Section 44 and Digital Economy Act

I always thought Section 44 sounded like the emergency measure Emperor Palpatine invokes in Revenge of the Sith when he wipes out all the Jedi. Back in reality, it served a slightly less final purpose but similarly insidious. As part of the Terrorism Act (a nasty act in itself, running along similar lines to the US’ Patriot Act – in other words, it’s about civic control and censorship, rather than actually stopping terrorists) it allowed the police to stop and search people whenever they fancied it, regardless of whether they had a reason or not.

Inevitably it was used and abused to stop photographers, black people and protesters. All of whom have absolutely nothing to do with terrorism. Anybody with a flimsy knowledge of history or how humans work could have predicted this, yet the Labour government that introduced it seemed blissfully unaware. Allowing police to stop and search people based purely on ‘instincts’ is an absurd idea, given that each policeman is different and has the potential to harbour all sorts of grudges and prejudices. Section 44 makes the assumption that police are somehow superior humans, capable of treating everybody equally and fairly and having supernatural hunches.

Rather marvellously, section 44 has been suspended by the new UK Con-Dem government, following a European ruling that it’s a load of arse. It’s a shame that it takes European intervention to point out that the civil rights and freedoms of UK citizens are being eroded by their own government, but it’s better than nothing. Notably, Home Secretary Theresa May, when asked, said she would not have appealed the European ruling due to ‘concern’s about section 44, which suggests a very different mindset amongst the Tories and LibDem coalition.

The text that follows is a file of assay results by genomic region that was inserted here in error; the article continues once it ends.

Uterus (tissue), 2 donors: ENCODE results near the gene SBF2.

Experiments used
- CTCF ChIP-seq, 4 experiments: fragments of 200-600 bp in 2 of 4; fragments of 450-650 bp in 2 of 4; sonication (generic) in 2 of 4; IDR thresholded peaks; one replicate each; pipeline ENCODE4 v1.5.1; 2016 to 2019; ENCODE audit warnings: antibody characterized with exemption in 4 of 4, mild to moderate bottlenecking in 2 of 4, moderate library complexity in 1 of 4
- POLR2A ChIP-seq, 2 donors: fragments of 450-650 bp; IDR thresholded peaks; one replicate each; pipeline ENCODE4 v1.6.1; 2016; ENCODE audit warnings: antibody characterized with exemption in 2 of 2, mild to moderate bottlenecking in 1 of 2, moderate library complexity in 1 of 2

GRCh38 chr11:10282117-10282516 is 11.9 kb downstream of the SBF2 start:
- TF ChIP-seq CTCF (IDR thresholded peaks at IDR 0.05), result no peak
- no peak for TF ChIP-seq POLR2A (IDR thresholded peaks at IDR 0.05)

It’s too early to tell yet, of course, but perhaps the Con-Dem government will be moving the UK in the right direction for the first time since 9/11. Labour’s reaction to that terrible day and 7/7 in London was to play right into the terrorists’ hands, doing exactly what they wanted: introducing new terror laws, cracking down on freedoms, re-introducing torture to interrogations, going to war, introducing theatrical ‘terrorism alert levels’ – all stuff that serves no real purpose other than to scare UK citizens. Labour’s actions actively increased the perception of terror, causing tensions among different cultures in Britain.

With their investigation into alleged torture and suspension of section 44, maybe the Con-Dems  understand that the only way to defeat terrorism is to not be afraid, and to carry on with your lives. Depressingly, the former Labour home secretary Alan Johnson continued to miss the point, warning that suspending section 44 would restrict the powers of the police. Well, duh.

Meanwhile, BT and TalkTalk have begun legal action against the Digital Economy Act. While their motivation is undoubtedly purely financial, their case also brings in elements of civil rights and freedoms, so they seem to be coming at it from all angles. Fingers crossed they get somewhere with it – it’s a shame that they don’t have a big coalition of all ISPs, taking a stand to protect their customers (and their profits…).

So, yesterday was a good day for UK freedom. Hopefully it marked a turning of the tide of sorts.

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One thought on “Section 44 and Digital Economy Act

  1. We so similar things here in the states. The new laws in Arizona allowing law enforcement to stop ‘suspected’ illegal immigrants and demand proof of citizenship is a polarizing issue here. So much has been justified in the name of national security, and many Americans, who have been so scared for so long, buy into it.

    Here’s hoping that our leaders shut this down as soon as possible, and focus on more tangible issues.

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